Tuesday, December 8, 2009

"I need to remove a bit more"

Last week I had my annual appointment with my dermatologist. I've been having yearly full skin checks for about 10 years. Before that, for several years, the skin checks were twice annually. That was because about 15 years ago we found my first basal cell carcinoma. The day my doctor called me back to her office and gave me the diagnosis I was crushed. All I heard was "you have skin cancer" and the rest of the discussion sounded to me, and I remembered as "lalalalalalalala."

I finally absorbed the fact that my days as a sun bunny were over, that I had a skin disease that was harmful and dangerous but probably wouldn't kill, disable or disfigure me. About two years later I found my second basal cell carcinoma and redoubled my sunscreening efforts.

From that point on I learned my skin very well. I had found both carcinomas and my doc was surprised each time that they were indeed not benign. There were none of the usual ABCDE signs (A=asymmetry, B=border, C=color, D-diameter, E=elevation), they both looked more like pimples that wouldn't go away. I'm a very mole-y person, especially my multi-sunburned back.

In the intervening years I had several spots that I had my doc remove, several sliced and even more frozen. I'd gotten a bit slack about the "annual" part of the visit and had stretched things to about 18 months this time. I'm careful with sunscreen, I wear a hat with a brim when I run, but I'm still outside for long periods of time. Because I run so slowly my long morning runs often go until mid-day in full sunlight.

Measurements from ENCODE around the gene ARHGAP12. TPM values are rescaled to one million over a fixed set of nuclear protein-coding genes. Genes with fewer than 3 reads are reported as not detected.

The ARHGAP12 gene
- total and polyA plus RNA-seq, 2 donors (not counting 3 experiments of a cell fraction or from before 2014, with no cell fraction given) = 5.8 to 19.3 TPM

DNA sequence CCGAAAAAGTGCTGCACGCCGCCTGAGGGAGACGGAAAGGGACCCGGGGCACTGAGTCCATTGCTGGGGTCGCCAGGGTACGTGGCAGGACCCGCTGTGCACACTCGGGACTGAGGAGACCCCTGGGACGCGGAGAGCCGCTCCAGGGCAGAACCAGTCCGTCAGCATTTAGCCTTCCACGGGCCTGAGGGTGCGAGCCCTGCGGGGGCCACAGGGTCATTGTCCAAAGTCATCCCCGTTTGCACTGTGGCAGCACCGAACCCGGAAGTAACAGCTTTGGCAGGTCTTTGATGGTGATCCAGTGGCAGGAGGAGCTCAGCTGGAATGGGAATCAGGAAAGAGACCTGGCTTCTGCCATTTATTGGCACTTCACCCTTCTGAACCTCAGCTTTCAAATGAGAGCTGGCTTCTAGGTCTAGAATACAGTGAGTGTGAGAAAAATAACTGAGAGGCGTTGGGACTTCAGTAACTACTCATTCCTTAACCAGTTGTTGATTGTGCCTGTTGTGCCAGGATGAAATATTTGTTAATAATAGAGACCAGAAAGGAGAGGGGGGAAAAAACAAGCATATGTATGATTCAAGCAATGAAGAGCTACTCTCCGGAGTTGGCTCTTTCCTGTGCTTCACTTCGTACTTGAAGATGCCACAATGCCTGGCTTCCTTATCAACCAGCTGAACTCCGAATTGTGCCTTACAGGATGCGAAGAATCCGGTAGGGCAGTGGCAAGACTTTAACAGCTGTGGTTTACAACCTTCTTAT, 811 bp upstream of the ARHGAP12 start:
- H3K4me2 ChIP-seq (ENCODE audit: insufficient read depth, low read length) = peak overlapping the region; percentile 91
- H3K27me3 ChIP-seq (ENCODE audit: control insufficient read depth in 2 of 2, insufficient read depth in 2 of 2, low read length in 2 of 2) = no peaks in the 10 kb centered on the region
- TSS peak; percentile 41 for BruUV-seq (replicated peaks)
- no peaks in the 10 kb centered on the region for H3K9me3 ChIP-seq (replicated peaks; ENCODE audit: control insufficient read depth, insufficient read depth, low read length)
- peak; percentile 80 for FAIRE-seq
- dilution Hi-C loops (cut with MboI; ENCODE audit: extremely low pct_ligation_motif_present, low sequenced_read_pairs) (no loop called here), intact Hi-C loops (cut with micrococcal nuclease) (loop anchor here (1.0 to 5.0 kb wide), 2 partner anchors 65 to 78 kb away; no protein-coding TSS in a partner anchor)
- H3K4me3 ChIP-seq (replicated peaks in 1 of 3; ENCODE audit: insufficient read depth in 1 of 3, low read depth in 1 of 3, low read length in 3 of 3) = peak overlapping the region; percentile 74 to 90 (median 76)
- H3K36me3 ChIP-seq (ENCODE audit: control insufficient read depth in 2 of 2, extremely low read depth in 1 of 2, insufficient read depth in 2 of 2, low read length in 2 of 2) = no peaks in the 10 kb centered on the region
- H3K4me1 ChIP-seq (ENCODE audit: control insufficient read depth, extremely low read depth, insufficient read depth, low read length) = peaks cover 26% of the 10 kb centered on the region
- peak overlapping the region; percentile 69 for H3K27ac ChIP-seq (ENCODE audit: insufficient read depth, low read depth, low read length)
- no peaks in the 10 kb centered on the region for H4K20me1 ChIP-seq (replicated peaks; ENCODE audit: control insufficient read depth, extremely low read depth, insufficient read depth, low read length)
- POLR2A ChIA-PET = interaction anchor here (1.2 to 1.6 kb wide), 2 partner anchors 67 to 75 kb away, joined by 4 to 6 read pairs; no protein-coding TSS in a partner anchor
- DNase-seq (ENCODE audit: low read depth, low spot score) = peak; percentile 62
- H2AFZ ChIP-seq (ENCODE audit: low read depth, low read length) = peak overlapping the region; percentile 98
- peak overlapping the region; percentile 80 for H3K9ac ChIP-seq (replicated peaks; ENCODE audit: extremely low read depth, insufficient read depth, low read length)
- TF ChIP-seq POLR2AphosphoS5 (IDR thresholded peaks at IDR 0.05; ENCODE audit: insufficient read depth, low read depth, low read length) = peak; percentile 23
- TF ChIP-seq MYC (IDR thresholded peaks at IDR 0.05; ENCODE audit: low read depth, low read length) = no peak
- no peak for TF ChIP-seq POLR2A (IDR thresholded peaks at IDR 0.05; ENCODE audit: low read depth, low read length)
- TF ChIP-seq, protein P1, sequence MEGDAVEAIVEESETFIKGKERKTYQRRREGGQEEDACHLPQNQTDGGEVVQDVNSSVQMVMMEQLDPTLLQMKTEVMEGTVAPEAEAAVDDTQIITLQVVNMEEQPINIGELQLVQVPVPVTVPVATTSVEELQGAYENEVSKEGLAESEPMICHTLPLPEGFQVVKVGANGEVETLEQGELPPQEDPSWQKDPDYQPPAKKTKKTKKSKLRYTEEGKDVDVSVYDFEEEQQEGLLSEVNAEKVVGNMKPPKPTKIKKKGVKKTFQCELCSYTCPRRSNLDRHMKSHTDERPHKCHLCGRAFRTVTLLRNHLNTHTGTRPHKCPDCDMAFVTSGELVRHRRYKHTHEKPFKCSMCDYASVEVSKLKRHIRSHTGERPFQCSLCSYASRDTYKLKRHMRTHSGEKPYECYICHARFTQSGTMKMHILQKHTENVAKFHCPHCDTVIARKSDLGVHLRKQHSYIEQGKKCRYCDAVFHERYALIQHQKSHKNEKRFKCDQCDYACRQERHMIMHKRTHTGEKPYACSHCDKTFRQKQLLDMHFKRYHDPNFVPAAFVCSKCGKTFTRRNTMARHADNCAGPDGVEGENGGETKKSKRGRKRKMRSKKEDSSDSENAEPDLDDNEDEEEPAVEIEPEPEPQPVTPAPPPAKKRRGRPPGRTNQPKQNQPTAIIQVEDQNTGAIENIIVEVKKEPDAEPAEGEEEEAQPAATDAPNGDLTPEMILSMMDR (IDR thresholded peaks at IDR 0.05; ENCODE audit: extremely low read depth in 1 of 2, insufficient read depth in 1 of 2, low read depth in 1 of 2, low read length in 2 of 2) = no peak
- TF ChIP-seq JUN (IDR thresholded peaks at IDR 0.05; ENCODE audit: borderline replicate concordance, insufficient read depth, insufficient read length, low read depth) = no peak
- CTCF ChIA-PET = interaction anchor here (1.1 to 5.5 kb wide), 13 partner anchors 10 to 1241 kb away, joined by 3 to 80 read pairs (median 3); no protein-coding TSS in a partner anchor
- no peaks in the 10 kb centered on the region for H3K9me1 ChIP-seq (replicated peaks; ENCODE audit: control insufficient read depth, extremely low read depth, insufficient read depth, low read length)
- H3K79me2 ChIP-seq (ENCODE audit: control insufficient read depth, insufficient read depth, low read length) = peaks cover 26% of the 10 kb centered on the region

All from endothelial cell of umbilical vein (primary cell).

My doc has pictures of many of my moles so that she can compare from year to year. When I went in this year I had a few spots that I was concerned with and she decided that one spot we'd been watching for many years looked darker. So I had 3 spots frozen (and lemme tell you, freezing a very large mole on your spine hurts like a bitch) and 2 excised. The slices were on my face near the hairline (the doc thought it was just a cyst but I thought it was ugly) and above my left knee (the mole that looked darker). The doc warned me that the lab she was sending them to requested additional tissue about 10% of the time and I shouldn't worry if I had to return.

So I wasn't worried when she called me Friday and told me to come back and have the knee mole re-excised. She said she'd have to put in a stitch or two and I wouldn't be able to be active for a couple of days. She didn't say, and I didn't ask, whether the lab had given any diagnosis. I had a big weekend ahead of me and I just assumed that everything was ok. In my wildest thoughts I felt it could be another basal cell. Maybe, if horrible things were wrong, it could be a squamous cell carcinoma. But I was pretty confident that everything was fine. Because apparently I also believe in unicorns and pink puppies and rainbows with pots of gold at their ends.

I've been going to this same dermatologist for probably more than 2 decades and I know her, she knows me. So when I was there today and the first thing she did was pause, and look at me, I knew something was wrong. She told me that the diagnosis was "evolving melanoma in situ" and paused again. She started explaining, showed me the lab report and I asked if I could get a copy of the report because after "melanoma" all I was hearing was "lalalalalalala" and all I could think was "I have cancer."